Click on the photo to bookmark to Pinterest.28 Fun and Interesting Facts About St. John's, Newfoundland


Leigh McAdam

Leigh McAdam is a Calgary based writer, author, photographer and social media enthusiast with over 61,000 followers. Her blog: HikeBikeTravel is frequently cited as one of the top travel and outdoor adventure blogs in Canada.

Author of Discover Canada: 100 Inspiring Outdoor Adventures
Co-author of 125 Nature Hot Spots in Alberta

This Post Has 16 Comments

  1. I’ve wondered what Newfoundland was like ever since I read Proulx’s The Shipping News. I knew it couldn’t be all cod cheeks and bad weather, and now, you’ve made that clear! Great photos, too!

  2. Love these facts, especially the one about the accents in St. John’s being identical to those in Waterford Ireland, and the one about the Grand Concourse. St. John’s sounds like it would be a hiking and biking destination.

  3. I’ve yet to read The Shipping News but may have to do so now that you’ve provided such a tantalizing taster of this place. . .and I need to put this on the bucket list!

  4. I’ve not been to Newfoundland but it’s been on my list, especially for the puffin and whale watching!

    1. @Jennifer There are close to a dozen types of whales I think in he waters around Newfoundland. It’s a fabulous city with a great vibe. I’d love to go back and spend more time in the area.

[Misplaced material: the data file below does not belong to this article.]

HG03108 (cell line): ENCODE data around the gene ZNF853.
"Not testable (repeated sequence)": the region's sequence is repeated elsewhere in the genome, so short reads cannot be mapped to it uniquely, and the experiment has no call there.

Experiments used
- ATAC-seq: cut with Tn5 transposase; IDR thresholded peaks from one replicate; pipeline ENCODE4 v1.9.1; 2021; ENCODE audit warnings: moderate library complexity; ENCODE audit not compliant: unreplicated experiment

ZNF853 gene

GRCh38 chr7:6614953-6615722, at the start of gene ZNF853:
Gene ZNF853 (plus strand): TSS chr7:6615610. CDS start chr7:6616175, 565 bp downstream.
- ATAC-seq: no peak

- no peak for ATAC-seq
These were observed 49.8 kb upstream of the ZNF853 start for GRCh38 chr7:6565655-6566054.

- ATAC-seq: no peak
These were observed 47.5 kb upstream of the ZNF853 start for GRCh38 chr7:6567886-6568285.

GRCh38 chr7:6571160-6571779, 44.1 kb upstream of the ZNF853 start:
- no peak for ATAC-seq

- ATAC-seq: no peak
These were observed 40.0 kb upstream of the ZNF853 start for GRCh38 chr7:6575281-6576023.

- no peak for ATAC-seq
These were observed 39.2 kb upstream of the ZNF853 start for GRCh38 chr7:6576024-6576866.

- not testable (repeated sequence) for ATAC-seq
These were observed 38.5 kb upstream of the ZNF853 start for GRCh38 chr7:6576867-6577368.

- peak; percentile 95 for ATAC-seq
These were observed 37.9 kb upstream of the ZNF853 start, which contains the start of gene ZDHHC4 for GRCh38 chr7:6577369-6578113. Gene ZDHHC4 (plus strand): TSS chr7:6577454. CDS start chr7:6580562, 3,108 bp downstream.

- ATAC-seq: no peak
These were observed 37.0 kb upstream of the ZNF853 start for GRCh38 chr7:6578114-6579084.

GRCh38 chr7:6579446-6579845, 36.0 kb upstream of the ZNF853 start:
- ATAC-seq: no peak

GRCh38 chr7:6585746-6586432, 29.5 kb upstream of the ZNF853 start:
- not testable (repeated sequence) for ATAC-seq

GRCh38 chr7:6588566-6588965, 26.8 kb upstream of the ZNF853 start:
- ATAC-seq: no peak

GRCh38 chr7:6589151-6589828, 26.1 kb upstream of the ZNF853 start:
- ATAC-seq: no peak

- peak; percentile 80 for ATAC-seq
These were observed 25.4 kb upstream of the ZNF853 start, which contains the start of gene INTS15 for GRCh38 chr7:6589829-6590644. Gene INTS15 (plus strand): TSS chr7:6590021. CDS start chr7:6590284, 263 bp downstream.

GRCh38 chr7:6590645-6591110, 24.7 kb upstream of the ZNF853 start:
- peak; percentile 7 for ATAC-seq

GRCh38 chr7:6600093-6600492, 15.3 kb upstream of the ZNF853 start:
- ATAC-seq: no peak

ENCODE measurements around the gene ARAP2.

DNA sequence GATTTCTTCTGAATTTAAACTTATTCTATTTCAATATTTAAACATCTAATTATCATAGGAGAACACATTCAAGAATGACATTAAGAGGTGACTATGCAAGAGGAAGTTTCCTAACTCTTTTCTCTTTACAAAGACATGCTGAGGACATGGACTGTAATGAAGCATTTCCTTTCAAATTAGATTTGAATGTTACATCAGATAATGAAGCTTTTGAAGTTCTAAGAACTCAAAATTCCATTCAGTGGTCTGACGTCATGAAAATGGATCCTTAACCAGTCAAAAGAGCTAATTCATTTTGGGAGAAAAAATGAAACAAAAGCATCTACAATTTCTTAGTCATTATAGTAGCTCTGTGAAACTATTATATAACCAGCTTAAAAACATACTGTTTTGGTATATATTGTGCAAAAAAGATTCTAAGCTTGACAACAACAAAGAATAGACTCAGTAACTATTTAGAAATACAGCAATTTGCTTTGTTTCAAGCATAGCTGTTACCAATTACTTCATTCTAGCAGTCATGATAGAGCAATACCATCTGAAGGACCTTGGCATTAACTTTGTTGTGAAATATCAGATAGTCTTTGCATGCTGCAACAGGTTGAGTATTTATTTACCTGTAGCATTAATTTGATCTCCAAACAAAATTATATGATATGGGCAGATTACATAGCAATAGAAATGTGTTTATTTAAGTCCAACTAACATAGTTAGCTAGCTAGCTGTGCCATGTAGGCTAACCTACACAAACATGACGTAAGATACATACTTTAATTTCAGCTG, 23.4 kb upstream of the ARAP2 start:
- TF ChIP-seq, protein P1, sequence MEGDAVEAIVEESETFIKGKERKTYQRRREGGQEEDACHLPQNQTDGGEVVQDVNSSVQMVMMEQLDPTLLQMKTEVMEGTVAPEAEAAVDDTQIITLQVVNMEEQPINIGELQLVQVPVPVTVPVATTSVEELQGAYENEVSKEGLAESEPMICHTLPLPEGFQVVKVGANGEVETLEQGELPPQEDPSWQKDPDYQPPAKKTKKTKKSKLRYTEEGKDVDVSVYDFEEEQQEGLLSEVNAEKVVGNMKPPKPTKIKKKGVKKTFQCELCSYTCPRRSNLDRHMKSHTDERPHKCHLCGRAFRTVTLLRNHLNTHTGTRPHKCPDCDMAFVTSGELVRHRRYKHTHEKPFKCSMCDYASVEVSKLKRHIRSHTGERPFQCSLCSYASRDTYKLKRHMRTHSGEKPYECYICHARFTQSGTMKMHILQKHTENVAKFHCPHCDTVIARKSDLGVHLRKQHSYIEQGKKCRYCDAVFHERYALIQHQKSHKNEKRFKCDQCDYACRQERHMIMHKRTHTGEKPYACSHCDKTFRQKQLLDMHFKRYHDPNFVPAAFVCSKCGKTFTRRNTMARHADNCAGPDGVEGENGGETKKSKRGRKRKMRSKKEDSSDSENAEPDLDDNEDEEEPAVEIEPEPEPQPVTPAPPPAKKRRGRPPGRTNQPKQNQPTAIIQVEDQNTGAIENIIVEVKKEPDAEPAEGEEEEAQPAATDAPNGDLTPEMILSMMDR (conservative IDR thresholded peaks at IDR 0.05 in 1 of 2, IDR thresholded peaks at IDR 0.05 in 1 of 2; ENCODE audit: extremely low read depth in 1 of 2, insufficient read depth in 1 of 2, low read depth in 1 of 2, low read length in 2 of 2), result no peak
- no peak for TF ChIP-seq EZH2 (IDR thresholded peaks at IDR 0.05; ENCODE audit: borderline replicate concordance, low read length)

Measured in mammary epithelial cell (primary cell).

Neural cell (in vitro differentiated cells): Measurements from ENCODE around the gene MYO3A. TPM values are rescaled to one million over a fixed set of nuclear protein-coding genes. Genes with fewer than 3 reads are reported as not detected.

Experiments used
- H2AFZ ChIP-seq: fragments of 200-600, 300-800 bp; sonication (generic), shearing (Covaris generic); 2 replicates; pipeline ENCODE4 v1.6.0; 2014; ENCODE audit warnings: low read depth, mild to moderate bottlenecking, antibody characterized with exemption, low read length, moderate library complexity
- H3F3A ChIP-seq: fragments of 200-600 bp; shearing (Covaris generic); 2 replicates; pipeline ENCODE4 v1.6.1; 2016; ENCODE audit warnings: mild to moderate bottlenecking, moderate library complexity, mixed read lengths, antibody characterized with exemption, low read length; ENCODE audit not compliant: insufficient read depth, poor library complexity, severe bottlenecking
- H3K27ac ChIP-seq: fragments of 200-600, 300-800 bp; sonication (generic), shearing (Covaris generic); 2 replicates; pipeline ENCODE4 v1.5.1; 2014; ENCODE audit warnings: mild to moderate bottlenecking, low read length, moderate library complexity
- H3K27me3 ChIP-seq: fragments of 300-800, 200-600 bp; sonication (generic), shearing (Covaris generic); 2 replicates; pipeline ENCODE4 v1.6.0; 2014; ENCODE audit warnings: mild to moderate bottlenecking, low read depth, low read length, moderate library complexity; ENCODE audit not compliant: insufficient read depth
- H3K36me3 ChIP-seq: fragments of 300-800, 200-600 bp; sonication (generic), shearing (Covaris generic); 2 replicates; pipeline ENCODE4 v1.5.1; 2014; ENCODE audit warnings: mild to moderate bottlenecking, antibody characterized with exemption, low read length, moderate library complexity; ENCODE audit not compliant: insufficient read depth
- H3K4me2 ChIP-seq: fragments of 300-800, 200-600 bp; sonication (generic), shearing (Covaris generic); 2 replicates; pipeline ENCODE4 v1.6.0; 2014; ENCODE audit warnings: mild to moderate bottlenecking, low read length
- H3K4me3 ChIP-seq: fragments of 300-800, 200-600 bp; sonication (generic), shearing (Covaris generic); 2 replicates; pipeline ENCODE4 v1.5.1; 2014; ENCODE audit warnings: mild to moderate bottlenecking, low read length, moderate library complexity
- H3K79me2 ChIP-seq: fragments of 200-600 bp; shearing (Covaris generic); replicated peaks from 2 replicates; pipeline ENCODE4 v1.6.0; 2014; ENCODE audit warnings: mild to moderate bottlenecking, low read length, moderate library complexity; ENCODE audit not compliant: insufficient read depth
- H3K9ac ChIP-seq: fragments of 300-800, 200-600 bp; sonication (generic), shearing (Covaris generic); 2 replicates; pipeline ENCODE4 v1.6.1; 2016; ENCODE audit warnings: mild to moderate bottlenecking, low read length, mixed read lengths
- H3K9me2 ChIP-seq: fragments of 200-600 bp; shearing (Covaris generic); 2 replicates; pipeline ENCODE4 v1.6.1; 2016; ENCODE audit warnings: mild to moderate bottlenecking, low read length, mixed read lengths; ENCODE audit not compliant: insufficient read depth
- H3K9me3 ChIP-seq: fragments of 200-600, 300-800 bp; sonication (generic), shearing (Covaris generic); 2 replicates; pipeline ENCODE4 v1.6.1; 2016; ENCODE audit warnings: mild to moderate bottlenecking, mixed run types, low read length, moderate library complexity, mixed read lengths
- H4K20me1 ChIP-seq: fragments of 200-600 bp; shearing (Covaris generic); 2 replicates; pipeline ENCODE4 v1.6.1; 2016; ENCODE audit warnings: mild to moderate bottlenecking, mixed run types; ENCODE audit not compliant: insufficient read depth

5. Ever since Candice Walsh did a Meet the Travel Bloggers interview for us and said that it’s her favorite place on earth I’ve been wanting to visit. Love the colorful buildings, not something I expected.

    1. @Billie The houses are called Jellybean Row. They’re on very steep streets and as you can see they add a real vibrancy to the city. Hope you make it for a visit. The place has a lot of character.

  6. And a tidbit about Saint John, NB – the name of the city is never abbreviated to St. (but the surrounding county and the river names may be).

    Having been to St. Johns many times and working in southern Ireland, I’m a bit wary of that accent claim. Possibly the accent is similar but the vocabulary differs 🙂

  7. As its name implies, centuries before the advent of ship-to-shore radio, signalman perched on Signal Hill and surveyed the ocean for ships headed toward the port of St. John’s. Flag signals flown on the hill communicated the names of arriving ships to those who inhabited the harbour-front below.